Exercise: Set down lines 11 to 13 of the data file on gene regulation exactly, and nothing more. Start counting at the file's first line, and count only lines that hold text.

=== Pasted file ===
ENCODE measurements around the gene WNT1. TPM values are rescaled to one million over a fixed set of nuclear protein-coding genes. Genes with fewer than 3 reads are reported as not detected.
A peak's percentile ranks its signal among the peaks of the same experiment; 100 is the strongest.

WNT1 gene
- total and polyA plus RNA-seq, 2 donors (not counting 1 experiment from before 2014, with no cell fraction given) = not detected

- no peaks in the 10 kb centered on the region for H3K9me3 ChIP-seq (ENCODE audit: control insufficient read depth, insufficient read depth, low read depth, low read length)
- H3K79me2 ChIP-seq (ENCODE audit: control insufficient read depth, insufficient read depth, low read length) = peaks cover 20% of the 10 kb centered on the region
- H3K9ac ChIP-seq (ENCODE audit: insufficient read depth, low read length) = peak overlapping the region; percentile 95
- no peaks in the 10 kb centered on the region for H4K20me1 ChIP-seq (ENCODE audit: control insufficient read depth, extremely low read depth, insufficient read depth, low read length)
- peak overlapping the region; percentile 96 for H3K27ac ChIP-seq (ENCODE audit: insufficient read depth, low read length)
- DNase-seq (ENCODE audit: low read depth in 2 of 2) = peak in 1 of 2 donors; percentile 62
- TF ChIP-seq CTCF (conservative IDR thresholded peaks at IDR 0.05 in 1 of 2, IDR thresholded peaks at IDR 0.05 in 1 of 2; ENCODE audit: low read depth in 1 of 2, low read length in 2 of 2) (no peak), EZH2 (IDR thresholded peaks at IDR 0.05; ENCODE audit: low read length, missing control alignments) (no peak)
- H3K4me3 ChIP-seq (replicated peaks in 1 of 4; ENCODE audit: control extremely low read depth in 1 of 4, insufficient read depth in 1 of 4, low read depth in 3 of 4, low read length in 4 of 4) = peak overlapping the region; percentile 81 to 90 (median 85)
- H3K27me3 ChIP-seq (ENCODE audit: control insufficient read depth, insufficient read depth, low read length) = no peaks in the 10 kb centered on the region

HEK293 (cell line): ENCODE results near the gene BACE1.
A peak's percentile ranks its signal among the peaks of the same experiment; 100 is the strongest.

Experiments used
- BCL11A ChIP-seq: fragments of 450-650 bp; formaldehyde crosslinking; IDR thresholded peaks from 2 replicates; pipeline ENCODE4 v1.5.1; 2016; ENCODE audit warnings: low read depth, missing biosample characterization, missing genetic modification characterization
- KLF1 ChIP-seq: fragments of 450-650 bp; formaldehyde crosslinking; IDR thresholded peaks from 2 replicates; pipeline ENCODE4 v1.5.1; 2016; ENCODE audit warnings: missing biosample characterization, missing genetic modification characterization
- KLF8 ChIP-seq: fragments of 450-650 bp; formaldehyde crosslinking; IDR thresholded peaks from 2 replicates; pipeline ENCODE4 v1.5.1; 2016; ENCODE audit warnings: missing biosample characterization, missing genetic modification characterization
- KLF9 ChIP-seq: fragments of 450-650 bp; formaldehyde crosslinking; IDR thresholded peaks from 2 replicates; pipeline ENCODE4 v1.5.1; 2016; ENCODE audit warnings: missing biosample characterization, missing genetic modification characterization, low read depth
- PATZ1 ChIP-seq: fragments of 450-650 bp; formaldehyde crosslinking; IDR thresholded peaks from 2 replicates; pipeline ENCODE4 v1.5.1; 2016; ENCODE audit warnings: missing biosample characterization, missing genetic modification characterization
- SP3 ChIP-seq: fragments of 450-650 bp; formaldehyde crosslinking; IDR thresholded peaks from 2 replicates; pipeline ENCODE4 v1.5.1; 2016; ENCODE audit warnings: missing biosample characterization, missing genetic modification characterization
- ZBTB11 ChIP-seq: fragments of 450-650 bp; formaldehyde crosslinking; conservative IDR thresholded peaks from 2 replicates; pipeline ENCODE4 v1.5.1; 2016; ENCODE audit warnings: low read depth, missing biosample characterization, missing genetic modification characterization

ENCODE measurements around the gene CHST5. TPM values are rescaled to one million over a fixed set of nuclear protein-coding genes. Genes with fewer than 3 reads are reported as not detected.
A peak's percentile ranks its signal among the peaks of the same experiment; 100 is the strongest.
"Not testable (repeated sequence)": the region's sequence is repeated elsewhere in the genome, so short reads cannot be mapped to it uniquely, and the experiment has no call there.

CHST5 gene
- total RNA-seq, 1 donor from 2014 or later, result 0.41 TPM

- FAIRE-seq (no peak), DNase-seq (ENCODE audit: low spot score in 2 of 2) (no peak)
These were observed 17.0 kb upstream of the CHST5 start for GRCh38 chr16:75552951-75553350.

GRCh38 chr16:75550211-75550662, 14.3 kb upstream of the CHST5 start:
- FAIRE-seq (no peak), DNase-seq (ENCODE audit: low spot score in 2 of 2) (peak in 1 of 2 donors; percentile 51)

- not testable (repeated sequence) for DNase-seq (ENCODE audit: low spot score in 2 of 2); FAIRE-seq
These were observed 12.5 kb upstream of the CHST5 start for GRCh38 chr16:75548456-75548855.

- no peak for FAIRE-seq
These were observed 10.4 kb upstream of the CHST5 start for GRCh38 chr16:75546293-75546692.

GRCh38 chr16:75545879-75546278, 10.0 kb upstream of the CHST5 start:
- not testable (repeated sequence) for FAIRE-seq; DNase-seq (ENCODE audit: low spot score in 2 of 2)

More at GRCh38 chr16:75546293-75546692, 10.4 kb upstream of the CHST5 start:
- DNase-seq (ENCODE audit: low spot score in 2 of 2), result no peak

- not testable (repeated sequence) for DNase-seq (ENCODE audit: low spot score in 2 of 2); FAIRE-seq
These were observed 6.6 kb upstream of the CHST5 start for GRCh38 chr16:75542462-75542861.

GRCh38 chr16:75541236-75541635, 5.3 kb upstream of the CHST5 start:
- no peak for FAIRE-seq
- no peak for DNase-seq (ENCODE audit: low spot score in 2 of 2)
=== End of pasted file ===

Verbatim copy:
- TF ChIP-seq CTCF (conservative IDR thresholded peaks at IDR 0.05 in 1 of 2, IDR thresholded peaks at IDR 0.05 in 1 of 2; ENCODE audit: low read depth in 1 of 2, low read length in 2 of 2) (no peak), EZH2 (IDR thresholded peaks at IDR 0.05; ENCODE audit: low read length, missing control alignments) (no peak)
- H3K4me3 ChIP-seq (replicated peaks in 1 of 4; ENCODE audit: control extremely low read depth in 1 of 4, insufficient read depth in 1 of 4, low read depth in 3 of 4, low read length in 4 of 4) = peak overlapping the region; percentile 81 to 90 (median 85)
- H3K27me3 ChIP-seq (ENCODE audit: control insufficient read depth, insufficient read depth, low read length) = no peaks in the 10 kb centered on the region